Donor matching: (not) in the red?

In 2011, Genetics, Reproduction on September 27, 2011 at 10:39 am

News broke last week that red-haired sperm donors were being turned away by Cryos, a Danish sperm bank, due to their currently high ‘stock levels’ and lower demand than for donors with other characteristics. The Telegraph quoted Cryos’ director, Oleu Schou, as stating that Ireland provided ‘the only reliable demand’ for red-haired donors. In contrast, an article in the Irish Times indicated that Mr Schou had stated that Ireland was actually in the top 3 of countries with the highest demand for red-haired donors, placed behind Denmark and Germany.

But, irrespective of whether or not Ireland is the place in Europe where red-haired donors are especially in demand, the story draws attention to a long-established approach to donor conception; that is, ‘donor matching’, where the characteristics of donors are (often, but  not always) matched to the characteristics of the intending parent(s). Whilst there are no guarantees that using the gametes from a donor with similar characteristics will necessarily result in a child that will physically ‘match’ the intending parent(s), which clinics should discuss with patients; difficulties can arise where gamete donors with the desired characteristics cannot be found – the example given in the Telegraph article is of the scarcity of Indian sperm donors.

While the practice of donor matching began in the context of the provision of donor sperm to married couples, in order that they might pass as ‘the family’ at a time where secrecy and anonymity in this field were both promoted, the desirability of donor matching is not restricted to those in heterosexual relationships – Caroline Jones has previously explored the significance of implied cultural and racial bio-genetic links in families with two mothers, drawing on small scale empricial research – see Sexualities (2005) Vol.8(2): 221-237.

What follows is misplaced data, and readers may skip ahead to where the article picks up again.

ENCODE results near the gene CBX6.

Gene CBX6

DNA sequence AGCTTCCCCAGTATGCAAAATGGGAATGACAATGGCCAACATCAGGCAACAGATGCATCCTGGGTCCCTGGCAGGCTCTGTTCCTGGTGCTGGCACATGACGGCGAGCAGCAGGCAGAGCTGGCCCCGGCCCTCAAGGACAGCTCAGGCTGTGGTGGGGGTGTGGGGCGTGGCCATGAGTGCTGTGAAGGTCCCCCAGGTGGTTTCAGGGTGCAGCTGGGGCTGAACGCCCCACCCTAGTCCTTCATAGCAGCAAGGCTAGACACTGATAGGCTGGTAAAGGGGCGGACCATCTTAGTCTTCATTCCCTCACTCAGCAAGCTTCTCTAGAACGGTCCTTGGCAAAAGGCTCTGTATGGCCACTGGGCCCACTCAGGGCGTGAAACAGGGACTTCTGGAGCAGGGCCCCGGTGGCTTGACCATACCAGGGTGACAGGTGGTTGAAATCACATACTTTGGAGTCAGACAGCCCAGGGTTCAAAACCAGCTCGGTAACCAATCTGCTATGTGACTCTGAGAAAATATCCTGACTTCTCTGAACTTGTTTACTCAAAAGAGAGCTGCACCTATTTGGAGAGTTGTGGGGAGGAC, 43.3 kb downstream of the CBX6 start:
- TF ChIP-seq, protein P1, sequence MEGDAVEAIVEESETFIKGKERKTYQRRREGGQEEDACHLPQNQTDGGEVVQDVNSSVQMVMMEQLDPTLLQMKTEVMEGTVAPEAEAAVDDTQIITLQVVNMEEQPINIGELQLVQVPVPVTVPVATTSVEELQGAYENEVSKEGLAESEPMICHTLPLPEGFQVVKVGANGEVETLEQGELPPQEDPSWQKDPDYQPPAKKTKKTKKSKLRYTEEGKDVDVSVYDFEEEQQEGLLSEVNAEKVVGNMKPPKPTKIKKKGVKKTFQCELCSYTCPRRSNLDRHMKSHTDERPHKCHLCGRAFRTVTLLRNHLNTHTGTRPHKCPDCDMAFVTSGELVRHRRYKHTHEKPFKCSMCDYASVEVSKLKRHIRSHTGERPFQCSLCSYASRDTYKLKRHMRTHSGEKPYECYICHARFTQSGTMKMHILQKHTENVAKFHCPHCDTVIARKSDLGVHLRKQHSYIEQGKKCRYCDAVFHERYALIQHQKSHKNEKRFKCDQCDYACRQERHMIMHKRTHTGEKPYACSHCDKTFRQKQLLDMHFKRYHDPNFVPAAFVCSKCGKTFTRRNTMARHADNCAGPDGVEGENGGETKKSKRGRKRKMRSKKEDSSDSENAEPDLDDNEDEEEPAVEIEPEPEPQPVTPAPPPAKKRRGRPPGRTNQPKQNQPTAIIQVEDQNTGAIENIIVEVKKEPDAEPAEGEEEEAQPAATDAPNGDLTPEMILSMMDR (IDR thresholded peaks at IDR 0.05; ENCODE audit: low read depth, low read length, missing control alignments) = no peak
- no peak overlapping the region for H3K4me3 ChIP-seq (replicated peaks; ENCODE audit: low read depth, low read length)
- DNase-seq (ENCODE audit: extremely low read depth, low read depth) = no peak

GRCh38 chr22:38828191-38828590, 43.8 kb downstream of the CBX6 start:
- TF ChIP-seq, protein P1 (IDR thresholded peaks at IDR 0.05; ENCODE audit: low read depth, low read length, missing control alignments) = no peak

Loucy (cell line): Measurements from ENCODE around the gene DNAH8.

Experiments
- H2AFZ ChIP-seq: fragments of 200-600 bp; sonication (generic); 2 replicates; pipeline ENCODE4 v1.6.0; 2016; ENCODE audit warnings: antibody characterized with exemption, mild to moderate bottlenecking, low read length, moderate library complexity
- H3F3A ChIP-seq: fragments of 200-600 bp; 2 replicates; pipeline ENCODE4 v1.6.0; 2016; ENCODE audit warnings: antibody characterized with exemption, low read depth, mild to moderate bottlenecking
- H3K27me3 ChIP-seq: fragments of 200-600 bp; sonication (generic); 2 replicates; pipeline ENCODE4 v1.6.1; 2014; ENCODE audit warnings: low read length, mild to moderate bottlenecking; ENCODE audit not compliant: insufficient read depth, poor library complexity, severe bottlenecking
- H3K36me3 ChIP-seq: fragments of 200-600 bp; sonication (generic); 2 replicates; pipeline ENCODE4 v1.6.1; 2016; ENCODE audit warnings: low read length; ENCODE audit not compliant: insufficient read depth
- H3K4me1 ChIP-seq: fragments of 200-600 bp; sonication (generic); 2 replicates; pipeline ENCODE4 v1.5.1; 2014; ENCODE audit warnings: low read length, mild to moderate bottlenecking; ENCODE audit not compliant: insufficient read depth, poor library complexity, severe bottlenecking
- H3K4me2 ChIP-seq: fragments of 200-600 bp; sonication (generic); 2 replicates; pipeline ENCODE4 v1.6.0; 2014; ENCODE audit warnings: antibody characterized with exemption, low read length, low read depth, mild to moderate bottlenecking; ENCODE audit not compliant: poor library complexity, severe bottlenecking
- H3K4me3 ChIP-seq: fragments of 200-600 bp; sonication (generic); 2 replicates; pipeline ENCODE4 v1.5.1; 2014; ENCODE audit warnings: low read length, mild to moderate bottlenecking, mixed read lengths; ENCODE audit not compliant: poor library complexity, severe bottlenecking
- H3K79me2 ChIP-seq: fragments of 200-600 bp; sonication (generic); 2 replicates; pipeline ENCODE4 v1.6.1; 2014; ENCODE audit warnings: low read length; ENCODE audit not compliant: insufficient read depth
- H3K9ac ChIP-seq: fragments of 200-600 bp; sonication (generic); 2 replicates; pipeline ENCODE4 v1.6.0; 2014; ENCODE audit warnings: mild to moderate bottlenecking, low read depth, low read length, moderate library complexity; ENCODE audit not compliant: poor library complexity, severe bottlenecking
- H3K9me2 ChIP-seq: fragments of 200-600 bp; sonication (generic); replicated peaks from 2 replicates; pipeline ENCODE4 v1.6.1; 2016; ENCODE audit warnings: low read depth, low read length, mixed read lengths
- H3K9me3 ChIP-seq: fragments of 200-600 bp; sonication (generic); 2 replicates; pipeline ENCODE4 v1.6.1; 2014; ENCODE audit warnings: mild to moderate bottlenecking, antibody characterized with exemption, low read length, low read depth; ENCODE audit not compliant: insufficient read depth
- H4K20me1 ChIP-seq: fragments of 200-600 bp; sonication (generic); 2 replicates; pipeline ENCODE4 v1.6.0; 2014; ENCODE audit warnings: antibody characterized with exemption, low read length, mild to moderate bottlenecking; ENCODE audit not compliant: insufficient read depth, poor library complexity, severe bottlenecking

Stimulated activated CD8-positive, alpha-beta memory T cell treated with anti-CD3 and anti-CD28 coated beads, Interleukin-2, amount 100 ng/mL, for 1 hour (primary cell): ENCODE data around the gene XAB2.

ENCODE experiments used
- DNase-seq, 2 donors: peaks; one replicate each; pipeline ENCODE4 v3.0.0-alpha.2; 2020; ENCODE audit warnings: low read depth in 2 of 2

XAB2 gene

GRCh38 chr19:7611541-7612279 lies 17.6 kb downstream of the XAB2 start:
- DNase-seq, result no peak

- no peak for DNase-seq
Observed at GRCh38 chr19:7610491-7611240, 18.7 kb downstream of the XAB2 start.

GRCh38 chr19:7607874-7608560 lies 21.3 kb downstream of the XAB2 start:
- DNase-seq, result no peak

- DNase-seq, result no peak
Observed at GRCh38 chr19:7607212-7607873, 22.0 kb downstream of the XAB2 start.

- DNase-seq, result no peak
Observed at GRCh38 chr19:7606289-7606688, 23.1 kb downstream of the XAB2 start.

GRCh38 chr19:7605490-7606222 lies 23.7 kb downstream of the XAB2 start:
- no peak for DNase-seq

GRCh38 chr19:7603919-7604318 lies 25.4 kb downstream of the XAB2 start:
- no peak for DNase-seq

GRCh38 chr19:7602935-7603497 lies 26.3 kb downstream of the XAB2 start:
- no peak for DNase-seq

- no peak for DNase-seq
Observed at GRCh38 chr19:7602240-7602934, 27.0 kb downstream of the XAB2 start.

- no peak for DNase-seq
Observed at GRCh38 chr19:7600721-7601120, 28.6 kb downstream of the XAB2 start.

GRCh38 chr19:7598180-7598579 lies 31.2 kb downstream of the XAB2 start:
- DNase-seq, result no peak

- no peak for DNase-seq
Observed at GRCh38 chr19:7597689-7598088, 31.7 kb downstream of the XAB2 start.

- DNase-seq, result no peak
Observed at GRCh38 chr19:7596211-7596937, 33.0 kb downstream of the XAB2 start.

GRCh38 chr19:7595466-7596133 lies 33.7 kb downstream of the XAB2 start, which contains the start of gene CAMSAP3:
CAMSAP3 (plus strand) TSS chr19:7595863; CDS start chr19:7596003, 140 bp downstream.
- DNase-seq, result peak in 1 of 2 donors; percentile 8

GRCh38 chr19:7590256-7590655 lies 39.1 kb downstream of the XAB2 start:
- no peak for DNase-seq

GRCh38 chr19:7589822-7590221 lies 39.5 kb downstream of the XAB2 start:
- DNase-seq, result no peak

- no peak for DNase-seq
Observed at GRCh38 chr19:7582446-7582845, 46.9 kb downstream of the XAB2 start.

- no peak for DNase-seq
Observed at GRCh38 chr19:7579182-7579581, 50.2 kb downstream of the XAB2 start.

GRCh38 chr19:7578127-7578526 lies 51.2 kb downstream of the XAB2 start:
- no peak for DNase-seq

Other Links



http://www.parentpages.co.uk/family-2/families/no-sex-please-were-danish linking to: http://www.dailymail.co.uk/news/article-2038499/Sperm-bank-Cryos-turns-redheads-No-sex-Danish.html

  1. It is also interesting to see the impact of social expectations technology formation –for example this paper (http://onlinelibrary.wiley.com/doi/10.1111/j.1467-9566.2010.01274.x/abstract)looks at how doctors sought to promote DI and then shifted towards sperm injection because it maintained the expectations of masculinity. (The paper also mentions how at one time the doctors saw DI as producing “better” children.)

    Sexual reproduction –which creates variation rather than conformity -doesn’t really fit well with social views of inheritance (i.e. having our mother’s eyes) and this can cause quite a stir as shown by the recent news article of a set of twins where is black and the other white!
    It seems even when ‘natural’ reproduction is used the children don’t (always) physically match the parents!

    • Absolutely, and many thanks Ingrid for the link to the article on donor insemination in Taiwan – the abstract promises to be a fascinating read!
      Coincidentally I was only reading (belatedly) the Guardian article this morning … really interesting to observe social views on inheritance and how challenging this has proved for the twins (and family), at certain times during their lives – and yes, a case in point regarding reproduction and the limitations of (potential) physical matching!

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